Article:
Batch would include the ryes and bourbons you mentioned since I think batch means pot-stilled or at least columnar low-proof whiskeys from mashbills similar to what makes bourbon and rye in the States. Heavy might be low, and light higher, proof, but hard to say what the range is for Seagram (maybe 120-160, 140-160, who knows). The non-batch whiskies would generally be high proof, near neutral distillates which however are aged per Canadian law (at least 3 years). Yet here too they could be a proof range, say 160-194.

    It may be that each of the 5 whiskeys is a type that has sub-set whiskeys aged for a different time and/or in different wood and/or with different mashbills albeit within the definition (otherwise) of bourbon or rye if they are bourbon and rye, all of which add up to 50.

    Why use so many whiskies? I don't know, they must feel it is the only way they can get, consistently, the palate they want. To me regular CR (in fact all CRs except to a degree for the new Cask No.16) are fairly bland in taste and I wonder too why a complex formula is needed for such a product but perhaps there is a good answer.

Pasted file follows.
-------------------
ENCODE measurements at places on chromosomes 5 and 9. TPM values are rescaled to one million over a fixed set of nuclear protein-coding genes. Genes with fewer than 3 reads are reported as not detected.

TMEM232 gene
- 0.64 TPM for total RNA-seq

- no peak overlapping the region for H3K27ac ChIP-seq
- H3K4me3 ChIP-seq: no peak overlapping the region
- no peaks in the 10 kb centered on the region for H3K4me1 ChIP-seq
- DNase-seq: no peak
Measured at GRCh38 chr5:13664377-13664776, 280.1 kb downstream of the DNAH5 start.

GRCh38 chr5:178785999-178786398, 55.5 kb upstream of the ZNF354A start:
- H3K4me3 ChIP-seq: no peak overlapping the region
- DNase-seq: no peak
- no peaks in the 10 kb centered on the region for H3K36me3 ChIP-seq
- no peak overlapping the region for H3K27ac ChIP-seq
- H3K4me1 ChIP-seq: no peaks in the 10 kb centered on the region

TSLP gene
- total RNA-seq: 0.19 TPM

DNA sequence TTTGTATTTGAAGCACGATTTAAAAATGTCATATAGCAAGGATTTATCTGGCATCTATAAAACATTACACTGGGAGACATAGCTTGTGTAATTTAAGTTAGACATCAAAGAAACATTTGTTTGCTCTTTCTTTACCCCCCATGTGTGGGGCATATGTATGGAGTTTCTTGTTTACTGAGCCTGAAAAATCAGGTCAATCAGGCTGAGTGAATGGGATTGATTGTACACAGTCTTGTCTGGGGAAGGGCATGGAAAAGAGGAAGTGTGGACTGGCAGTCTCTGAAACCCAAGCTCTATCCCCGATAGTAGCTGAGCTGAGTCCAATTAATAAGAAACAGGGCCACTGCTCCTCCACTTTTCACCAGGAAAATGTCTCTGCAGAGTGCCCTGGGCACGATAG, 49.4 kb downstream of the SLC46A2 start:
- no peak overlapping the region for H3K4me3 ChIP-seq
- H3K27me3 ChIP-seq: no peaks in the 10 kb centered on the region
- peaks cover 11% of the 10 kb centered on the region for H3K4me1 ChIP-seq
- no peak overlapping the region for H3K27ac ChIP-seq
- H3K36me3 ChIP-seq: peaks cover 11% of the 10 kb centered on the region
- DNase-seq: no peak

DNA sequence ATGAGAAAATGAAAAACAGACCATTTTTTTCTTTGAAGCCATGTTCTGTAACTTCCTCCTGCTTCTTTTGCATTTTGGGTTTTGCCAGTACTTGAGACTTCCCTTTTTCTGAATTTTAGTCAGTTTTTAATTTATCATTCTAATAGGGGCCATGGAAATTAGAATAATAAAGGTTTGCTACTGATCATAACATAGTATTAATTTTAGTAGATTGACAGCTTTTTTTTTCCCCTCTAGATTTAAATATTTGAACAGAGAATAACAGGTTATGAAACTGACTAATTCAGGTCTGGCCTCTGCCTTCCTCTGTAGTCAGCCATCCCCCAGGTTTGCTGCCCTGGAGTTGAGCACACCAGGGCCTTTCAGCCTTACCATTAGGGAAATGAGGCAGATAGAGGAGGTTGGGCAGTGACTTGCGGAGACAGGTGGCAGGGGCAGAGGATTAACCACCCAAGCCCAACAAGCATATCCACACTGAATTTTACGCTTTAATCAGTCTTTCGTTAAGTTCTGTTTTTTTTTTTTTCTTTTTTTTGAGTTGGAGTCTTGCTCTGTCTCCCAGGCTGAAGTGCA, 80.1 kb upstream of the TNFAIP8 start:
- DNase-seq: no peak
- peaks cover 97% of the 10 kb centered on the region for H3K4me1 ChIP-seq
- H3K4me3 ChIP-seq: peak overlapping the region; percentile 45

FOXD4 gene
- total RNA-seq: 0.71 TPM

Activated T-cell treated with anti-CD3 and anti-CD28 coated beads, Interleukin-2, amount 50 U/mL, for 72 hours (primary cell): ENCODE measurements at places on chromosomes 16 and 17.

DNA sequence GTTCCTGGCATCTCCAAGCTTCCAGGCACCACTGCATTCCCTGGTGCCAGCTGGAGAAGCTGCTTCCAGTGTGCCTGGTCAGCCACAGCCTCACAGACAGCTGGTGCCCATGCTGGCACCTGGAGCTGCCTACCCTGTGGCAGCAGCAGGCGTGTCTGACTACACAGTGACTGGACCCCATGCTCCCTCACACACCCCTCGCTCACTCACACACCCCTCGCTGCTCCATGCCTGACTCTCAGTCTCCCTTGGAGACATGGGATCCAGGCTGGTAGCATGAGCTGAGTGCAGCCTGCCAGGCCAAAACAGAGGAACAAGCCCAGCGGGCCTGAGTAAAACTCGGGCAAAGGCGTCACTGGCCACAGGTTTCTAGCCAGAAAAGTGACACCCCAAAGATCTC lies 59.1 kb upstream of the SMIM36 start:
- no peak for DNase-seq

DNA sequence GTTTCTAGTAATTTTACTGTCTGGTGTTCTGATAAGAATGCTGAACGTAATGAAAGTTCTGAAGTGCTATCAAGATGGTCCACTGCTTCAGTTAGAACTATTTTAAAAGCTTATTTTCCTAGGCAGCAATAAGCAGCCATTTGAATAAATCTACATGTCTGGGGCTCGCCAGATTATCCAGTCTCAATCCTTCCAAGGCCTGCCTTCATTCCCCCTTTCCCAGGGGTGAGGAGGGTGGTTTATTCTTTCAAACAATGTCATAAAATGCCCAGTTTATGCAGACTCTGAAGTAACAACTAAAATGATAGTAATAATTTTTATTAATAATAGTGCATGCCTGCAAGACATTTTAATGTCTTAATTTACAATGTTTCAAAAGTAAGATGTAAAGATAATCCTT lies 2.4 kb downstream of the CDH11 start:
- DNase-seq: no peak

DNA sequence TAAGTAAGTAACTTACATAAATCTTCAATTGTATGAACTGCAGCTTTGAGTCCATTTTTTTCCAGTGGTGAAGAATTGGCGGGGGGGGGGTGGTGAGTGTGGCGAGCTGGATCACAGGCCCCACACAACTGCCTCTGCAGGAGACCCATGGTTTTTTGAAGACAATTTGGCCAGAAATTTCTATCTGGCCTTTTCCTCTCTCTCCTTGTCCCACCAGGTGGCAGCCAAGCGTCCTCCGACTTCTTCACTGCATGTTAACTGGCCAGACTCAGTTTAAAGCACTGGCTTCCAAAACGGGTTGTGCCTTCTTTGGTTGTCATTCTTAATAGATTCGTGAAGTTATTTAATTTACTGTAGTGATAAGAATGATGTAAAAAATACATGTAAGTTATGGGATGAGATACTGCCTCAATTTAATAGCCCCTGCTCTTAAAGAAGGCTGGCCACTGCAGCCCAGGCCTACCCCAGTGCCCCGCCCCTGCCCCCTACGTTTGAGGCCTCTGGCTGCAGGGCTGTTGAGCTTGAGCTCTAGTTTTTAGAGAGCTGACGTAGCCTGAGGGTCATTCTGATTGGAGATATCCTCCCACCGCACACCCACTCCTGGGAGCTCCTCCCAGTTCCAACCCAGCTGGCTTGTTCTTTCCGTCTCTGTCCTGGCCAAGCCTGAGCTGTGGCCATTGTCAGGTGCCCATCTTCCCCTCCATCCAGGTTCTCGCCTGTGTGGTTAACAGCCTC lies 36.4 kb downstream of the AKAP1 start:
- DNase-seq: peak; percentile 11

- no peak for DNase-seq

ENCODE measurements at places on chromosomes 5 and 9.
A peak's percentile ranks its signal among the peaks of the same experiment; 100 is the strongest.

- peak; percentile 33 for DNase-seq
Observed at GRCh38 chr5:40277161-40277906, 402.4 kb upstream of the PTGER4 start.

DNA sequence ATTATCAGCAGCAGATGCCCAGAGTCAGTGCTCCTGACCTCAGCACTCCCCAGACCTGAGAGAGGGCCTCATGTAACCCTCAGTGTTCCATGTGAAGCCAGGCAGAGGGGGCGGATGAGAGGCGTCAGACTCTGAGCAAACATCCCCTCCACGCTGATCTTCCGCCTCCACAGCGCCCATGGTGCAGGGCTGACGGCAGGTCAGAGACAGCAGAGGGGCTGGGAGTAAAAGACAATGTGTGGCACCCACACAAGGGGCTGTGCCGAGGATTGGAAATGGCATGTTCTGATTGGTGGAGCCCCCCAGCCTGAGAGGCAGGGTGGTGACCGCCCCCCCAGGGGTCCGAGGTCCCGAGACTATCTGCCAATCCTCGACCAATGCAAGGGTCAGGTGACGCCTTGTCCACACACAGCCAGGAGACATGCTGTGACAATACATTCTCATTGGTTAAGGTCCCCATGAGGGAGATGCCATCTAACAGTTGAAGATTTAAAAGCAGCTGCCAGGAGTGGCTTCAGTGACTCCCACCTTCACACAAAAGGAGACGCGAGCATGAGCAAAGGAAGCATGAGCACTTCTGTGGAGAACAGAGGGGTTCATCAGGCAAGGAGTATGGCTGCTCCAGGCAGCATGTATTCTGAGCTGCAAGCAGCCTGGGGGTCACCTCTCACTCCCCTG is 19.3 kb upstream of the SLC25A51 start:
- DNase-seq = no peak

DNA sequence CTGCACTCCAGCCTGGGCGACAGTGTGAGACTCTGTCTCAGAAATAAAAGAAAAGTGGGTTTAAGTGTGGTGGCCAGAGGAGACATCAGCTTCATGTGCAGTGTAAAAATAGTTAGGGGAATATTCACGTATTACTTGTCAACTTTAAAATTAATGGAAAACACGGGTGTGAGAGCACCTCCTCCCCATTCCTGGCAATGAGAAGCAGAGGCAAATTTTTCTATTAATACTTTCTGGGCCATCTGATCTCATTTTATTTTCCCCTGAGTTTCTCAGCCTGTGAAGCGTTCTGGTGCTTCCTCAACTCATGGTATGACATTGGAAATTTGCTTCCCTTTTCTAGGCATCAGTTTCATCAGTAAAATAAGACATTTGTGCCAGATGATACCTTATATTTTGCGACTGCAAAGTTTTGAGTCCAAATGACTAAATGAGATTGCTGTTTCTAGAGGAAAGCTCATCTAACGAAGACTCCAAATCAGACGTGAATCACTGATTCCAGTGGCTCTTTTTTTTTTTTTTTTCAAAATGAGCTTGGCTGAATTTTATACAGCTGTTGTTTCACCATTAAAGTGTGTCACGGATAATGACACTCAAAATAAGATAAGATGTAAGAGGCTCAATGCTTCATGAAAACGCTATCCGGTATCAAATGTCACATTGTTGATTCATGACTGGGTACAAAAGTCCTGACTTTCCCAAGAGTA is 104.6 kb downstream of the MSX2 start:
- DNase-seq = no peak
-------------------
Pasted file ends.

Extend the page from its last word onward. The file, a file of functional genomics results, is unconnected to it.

Gary
    Last edited by Gillman; 01-16-2008 at 13:57.

  10. #40
    Bourbonian of the Year 2011
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    Re: JB Rye?

    On the palate of Canadian whisky, it really is a separate product (to bourbon). It is very popular and sells a lot around the world including the U.S. It isn't cheaper than good bourbon (the best Canadian whiskies aren't), so people must like it. It is similar to the good American blended whiskies, of which I have my favorites (I like some blends made by Heaven Hill and Barton) - but I like it only once in a while. Like once I did a 5 hour walk in sub-zero weather in NYC around this time of year - on a Sunday - and at 2:00 p.m. on the Upper East Side, with a smart set around me (some women looking like a young Jackie Onassis), I had a Barton blend with a coffee alongside. Bourbon would not have gone as well, I don't know why.

    The best of it is quite good, e.g., Wiser's 18 year old whisky. CR Cask No. 16 is pretty good too, as is CR's Special Reserve. But in general, it is mixing fodder, yes.

    Gary
    Last edited by Gillman; 01-16-2008 at 14:07.